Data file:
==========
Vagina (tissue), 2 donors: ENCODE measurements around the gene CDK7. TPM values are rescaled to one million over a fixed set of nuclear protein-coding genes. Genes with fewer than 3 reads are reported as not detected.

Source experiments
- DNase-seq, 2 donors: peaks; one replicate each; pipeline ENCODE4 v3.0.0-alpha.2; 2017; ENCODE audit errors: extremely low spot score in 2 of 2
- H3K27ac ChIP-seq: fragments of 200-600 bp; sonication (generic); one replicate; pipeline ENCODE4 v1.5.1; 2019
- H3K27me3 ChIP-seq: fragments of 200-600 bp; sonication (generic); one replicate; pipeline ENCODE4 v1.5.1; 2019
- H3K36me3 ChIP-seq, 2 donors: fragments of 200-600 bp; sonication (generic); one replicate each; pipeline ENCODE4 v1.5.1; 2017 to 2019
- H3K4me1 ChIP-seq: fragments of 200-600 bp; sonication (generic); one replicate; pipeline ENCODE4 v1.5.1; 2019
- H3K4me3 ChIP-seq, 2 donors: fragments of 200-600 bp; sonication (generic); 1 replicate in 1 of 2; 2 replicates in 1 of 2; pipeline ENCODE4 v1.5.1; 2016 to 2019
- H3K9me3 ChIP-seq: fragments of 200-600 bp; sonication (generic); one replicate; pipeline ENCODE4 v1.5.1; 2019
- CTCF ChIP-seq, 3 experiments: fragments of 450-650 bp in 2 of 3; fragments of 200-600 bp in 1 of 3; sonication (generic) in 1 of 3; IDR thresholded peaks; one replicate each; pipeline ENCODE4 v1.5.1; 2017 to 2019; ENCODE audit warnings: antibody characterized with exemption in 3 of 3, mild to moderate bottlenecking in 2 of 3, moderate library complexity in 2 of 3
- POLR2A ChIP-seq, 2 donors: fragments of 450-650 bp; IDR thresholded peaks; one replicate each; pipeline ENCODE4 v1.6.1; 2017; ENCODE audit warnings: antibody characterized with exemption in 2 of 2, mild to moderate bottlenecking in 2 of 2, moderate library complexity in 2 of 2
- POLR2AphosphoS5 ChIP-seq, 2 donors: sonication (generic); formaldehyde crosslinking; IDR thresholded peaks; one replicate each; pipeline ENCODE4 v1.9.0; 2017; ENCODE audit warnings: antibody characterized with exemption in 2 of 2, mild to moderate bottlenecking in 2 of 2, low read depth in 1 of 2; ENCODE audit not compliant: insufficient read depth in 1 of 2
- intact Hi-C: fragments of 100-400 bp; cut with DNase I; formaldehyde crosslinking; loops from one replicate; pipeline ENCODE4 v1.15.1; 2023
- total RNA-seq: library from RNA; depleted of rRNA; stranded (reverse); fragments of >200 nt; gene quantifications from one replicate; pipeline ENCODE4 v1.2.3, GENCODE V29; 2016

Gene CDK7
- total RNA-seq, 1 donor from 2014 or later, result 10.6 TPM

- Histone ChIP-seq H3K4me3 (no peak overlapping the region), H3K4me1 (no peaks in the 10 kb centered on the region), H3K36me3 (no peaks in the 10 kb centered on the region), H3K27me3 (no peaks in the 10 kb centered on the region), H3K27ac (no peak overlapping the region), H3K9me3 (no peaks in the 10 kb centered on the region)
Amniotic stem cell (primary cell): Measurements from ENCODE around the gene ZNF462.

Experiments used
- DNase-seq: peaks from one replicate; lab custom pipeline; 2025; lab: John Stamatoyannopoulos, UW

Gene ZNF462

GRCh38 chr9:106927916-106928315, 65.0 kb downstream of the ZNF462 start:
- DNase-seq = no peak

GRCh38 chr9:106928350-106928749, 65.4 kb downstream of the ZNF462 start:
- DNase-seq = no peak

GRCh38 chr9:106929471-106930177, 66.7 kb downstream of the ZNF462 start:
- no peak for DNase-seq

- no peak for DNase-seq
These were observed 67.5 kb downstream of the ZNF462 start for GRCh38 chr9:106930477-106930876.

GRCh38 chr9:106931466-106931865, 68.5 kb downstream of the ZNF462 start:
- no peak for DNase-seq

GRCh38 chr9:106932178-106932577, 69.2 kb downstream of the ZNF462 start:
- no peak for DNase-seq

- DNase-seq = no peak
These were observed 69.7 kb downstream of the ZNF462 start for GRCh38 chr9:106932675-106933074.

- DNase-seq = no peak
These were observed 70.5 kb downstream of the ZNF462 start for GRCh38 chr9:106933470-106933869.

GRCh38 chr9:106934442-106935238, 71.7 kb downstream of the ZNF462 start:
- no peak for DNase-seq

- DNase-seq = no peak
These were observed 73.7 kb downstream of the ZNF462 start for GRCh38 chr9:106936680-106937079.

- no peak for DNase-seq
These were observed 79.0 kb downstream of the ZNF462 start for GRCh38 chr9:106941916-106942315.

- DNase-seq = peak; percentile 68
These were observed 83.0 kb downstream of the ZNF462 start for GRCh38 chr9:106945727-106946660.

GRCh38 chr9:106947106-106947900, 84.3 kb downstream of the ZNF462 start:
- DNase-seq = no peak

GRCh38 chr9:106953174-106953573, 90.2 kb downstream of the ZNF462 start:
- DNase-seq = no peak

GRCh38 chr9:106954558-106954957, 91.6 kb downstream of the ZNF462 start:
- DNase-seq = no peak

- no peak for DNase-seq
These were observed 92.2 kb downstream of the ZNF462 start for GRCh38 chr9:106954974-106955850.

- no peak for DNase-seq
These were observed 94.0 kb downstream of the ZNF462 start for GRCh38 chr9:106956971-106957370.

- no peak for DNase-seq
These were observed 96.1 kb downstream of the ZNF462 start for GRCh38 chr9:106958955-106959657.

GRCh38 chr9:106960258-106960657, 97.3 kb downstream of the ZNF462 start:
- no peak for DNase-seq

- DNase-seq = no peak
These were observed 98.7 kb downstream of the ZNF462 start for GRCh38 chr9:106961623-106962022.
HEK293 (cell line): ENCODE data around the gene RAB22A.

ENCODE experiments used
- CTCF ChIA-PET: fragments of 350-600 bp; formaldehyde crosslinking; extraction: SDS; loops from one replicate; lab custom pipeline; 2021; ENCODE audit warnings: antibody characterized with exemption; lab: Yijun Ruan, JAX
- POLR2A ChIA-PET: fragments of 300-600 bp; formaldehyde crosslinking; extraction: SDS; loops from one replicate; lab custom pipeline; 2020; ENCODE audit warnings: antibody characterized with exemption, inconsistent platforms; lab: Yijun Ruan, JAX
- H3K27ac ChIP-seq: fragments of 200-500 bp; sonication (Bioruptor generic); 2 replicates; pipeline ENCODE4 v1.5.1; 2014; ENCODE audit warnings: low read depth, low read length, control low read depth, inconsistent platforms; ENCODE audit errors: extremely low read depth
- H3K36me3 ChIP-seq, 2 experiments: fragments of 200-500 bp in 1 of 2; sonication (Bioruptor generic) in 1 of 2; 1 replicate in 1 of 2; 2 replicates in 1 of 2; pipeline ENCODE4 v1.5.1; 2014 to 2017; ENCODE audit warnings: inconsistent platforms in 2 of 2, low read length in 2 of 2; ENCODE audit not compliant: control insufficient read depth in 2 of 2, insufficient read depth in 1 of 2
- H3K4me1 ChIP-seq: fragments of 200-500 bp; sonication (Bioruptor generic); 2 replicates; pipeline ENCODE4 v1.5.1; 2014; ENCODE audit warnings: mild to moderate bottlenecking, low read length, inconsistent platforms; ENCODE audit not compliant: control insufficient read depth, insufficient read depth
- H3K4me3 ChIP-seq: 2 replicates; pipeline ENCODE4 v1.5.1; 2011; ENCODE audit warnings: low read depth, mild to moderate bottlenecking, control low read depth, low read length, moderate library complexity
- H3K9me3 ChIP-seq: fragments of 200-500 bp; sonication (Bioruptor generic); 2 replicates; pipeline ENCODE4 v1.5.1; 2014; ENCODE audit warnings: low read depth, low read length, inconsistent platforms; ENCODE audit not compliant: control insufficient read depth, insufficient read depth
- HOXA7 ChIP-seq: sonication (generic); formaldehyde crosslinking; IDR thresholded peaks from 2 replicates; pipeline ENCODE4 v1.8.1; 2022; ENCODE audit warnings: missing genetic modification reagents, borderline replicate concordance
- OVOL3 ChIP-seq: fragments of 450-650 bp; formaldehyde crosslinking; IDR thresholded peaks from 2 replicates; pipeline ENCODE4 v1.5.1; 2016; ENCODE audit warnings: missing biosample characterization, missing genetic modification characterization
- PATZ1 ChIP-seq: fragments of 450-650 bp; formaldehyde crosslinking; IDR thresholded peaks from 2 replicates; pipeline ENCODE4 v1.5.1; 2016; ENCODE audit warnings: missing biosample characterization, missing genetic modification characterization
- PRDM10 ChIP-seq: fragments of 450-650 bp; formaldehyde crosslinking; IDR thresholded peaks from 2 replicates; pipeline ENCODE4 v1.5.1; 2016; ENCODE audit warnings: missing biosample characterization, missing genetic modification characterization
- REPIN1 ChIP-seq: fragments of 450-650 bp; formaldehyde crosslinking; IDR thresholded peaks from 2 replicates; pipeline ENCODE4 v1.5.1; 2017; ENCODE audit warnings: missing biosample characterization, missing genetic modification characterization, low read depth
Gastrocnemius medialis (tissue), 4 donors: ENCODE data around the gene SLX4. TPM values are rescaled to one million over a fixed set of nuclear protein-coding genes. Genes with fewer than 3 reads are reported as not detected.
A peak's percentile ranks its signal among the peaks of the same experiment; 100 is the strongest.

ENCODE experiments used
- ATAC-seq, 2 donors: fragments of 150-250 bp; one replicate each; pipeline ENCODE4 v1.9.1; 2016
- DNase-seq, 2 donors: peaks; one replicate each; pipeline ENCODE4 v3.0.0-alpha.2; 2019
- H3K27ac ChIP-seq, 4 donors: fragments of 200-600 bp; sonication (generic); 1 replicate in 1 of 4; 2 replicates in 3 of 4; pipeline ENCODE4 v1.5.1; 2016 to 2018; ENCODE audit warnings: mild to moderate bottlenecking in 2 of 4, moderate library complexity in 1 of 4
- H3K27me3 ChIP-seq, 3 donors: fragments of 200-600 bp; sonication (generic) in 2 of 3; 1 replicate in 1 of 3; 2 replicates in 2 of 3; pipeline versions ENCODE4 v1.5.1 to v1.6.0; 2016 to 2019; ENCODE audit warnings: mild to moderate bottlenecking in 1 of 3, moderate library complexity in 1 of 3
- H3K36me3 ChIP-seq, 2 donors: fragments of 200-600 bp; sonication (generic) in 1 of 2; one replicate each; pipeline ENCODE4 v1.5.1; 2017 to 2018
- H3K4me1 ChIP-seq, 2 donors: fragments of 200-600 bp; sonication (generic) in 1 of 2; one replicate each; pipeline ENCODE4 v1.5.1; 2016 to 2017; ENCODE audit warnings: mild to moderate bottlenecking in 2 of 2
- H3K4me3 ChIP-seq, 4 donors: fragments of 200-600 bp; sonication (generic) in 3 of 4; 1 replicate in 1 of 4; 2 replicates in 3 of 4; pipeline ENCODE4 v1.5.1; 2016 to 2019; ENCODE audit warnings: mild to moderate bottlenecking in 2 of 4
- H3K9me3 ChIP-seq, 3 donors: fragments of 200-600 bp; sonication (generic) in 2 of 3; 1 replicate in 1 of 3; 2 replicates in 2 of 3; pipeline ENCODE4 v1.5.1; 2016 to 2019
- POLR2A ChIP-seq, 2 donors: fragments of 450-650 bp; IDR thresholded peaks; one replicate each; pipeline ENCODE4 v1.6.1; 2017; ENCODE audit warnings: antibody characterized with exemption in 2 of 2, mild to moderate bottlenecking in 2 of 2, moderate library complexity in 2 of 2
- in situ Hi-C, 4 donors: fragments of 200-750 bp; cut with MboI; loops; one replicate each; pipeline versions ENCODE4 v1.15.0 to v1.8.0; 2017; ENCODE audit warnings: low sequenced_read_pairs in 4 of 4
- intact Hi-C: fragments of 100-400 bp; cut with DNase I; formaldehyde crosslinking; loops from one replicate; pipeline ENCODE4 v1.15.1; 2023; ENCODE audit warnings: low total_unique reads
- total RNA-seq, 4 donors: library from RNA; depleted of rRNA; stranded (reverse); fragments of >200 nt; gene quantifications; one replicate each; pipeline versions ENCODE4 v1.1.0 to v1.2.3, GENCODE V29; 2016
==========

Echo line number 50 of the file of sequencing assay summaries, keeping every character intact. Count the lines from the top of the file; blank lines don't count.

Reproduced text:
GRCh38 chr9:106954558-106954957, 91.6 kb downstream of the ZNF462 start: